ESA’s test rover has been fitted with scientific instruments and made its first tracks in the sands of Chile’s Atacama Desert. Meanwhile, team members have explored the area to select a suitable site for testing, flying a drone to produce an aerial map.
This week’s Sample Acquisition Field Experiment with a Rover, or SAFER, field trial is gaining experience in remotely operating a Mars rover prototype equipped with scientific instruments.
ESA has assembled an international industrial team for the trial, which takes place in the Mars-like Atacama, one of the driest places on Earth.
“During the past few days we have been busy preparing for the actual trial,” explains Michel van Winnendael, overseeing the testing for ESA. “A number of sites have been visited, based on guidance provided by Chilean geologist Prof. Guillermo Chong.
“Our team geologist Derek Pullan of the University of Leicester has been exploring the area looking for similar sites to the kind of martian locations we would employ the same instruments on. The local team settled on a consensus choice – which we have christened ‘SAFER Valley’.
“Then on Sunday night a digital elevation map, acquired in the field by an overflying drone to simulate orbital imagery of the rover’s surroundings, was sent to the Remote Control Centre at the Satellite Applications Catapult facility in Harwell, UK.”
The scientific instruments used in the trial are designed to help search for the best location to drill down to collect subsurface samples on Mars. Sheltered from surface radiation and harsh oxidising chemicals, such samples may contain signs of past or present life.
ESA’s 2018 ExoMars mission is acting as the ‘reference mission’ for the trial. The rover vehicle used for the trial, called ‘Bridget’, is provided by Astrium Stevenage in the UK.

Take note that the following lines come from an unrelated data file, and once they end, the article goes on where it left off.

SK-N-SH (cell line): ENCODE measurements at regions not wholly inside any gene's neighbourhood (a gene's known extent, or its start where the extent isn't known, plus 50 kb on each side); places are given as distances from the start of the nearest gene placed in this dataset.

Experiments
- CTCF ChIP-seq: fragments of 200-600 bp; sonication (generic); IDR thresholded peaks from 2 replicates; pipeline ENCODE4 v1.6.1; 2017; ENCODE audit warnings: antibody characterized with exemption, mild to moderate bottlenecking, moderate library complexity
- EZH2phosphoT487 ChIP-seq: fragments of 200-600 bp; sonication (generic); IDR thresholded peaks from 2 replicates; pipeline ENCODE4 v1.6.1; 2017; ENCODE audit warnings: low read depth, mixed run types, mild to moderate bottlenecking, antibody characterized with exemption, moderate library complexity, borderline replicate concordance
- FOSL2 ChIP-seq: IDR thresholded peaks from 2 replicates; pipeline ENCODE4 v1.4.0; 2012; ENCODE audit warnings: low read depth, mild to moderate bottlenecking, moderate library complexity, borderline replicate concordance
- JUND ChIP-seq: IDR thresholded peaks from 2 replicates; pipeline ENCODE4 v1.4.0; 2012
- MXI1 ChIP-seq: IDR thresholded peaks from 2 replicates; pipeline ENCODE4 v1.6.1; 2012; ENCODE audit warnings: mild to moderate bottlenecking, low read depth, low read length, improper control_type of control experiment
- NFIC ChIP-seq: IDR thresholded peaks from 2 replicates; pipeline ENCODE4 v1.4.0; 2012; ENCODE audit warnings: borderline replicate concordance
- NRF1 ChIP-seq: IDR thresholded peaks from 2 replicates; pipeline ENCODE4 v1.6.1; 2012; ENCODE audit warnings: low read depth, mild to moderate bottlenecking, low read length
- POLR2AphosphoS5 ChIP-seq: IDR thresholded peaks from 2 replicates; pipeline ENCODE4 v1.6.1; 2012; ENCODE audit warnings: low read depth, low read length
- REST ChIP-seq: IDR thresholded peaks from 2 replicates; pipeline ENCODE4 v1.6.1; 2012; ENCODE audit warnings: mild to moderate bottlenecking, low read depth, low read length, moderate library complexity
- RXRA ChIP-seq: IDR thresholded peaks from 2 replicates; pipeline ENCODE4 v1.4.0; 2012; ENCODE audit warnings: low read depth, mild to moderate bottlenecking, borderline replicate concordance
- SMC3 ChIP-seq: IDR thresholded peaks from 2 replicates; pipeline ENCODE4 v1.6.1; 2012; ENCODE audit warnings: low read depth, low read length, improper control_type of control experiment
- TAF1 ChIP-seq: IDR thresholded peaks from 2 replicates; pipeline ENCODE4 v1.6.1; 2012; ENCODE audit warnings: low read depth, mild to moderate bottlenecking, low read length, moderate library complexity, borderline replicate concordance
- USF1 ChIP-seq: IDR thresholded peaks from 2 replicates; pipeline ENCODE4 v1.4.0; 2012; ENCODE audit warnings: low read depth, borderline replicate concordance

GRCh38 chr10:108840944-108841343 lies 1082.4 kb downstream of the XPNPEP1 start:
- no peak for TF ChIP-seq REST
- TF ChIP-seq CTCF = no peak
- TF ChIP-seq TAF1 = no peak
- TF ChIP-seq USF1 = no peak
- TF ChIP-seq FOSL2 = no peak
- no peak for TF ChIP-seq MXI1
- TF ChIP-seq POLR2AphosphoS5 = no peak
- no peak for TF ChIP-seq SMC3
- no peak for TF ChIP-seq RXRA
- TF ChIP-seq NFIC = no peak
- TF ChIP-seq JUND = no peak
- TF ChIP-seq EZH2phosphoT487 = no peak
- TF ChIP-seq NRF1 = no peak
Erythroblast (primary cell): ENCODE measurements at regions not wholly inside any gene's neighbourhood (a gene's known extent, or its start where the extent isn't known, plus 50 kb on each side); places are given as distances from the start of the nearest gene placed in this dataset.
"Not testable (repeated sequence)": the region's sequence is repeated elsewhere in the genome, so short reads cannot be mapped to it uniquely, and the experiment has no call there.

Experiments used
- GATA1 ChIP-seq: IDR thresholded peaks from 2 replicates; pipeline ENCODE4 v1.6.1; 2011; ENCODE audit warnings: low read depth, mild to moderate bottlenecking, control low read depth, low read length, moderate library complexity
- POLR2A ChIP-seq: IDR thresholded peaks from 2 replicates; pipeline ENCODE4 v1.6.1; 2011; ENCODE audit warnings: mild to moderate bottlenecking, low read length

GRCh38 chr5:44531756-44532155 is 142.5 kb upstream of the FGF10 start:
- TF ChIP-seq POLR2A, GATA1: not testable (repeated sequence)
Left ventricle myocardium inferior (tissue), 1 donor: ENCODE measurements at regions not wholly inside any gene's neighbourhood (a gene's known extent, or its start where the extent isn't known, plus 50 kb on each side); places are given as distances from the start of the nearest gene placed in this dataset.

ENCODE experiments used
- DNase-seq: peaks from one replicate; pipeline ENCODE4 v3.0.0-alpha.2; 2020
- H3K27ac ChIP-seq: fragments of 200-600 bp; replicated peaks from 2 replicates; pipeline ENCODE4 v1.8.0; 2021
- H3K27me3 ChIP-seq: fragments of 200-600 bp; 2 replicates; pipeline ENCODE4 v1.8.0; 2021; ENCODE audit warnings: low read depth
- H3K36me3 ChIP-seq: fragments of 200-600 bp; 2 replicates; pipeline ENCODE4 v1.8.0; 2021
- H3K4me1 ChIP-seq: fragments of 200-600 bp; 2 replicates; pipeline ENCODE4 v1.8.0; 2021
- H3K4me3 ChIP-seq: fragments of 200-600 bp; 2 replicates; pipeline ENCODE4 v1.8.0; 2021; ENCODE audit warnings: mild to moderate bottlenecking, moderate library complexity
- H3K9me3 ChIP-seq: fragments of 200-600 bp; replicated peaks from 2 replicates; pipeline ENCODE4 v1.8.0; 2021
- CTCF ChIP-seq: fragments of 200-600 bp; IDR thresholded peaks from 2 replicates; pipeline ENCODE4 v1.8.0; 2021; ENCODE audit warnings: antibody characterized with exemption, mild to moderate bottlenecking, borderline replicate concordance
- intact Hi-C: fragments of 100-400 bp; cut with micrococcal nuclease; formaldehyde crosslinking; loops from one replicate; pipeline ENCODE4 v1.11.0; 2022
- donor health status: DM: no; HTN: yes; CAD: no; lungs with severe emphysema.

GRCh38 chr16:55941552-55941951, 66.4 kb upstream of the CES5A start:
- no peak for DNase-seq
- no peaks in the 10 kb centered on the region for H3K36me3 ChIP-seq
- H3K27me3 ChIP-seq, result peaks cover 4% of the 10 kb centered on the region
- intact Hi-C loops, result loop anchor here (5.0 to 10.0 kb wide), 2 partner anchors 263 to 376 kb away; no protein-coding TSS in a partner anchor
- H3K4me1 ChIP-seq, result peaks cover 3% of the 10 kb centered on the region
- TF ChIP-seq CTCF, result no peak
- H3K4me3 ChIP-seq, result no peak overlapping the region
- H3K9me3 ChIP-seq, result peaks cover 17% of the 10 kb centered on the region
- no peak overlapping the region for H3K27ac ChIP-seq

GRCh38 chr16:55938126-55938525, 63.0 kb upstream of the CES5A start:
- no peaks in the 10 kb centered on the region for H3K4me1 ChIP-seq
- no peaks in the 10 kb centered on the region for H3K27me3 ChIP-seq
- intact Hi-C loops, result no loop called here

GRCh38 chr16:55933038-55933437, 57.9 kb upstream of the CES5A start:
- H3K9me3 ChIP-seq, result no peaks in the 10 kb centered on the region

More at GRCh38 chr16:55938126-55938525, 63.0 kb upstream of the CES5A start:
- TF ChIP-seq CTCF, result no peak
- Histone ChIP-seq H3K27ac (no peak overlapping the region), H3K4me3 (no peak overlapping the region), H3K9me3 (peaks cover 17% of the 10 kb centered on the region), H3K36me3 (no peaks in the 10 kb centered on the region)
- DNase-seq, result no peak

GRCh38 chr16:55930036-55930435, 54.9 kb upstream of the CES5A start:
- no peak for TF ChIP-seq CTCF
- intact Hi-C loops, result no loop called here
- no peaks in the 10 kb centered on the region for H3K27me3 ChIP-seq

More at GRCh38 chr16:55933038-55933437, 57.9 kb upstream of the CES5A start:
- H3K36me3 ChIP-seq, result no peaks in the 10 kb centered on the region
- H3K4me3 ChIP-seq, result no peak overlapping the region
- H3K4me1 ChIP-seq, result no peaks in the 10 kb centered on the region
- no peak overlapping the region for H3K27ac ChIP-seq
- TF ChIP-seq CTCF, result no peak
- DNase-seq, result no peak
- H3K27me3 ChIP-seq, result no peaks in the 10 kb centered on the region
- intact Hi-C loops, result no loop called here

On Tuesday morning a trio of prototype ExoMars rover instruments was fitted to Bridget. The panoramic camera provides stereo 3D terrain imagery, the close-up camera works like a geologist’s hand-lens for high-resolution imaging, and the radar peers through soil for a detailed 3D view of the shallow subsurface beneath the rover.
On Monday evening, before the rover had been deployed in the field, panoramic images were sent to the control centre. Looking at them along with a digital elevation map, the remote control team had to make their first decision on the path to be taken by the rover the following day.
“The next morning, once the instruments were installed, this route was uploaded to the rover,” adds Michel. “It then began its first exploration, with some debugging and manual interventions needed along the way.
“Nevertheless, after a long working day that lasted until sunset, the data collected by the instruments were sent back to the control centre.”
The SAFER field trial is being overseen by ESA’s Directorate of Technical and Quality Management, with its international industrial team led by the UK Science and Technology Facilities Council's RAL Space. The activity is being funded by ESA’s Basic Technology Research Programme, with additional co-funding from the UK Space Agency.
To follow SAFER’s daily progress, visit the team at http://safertrial.wordpress.com .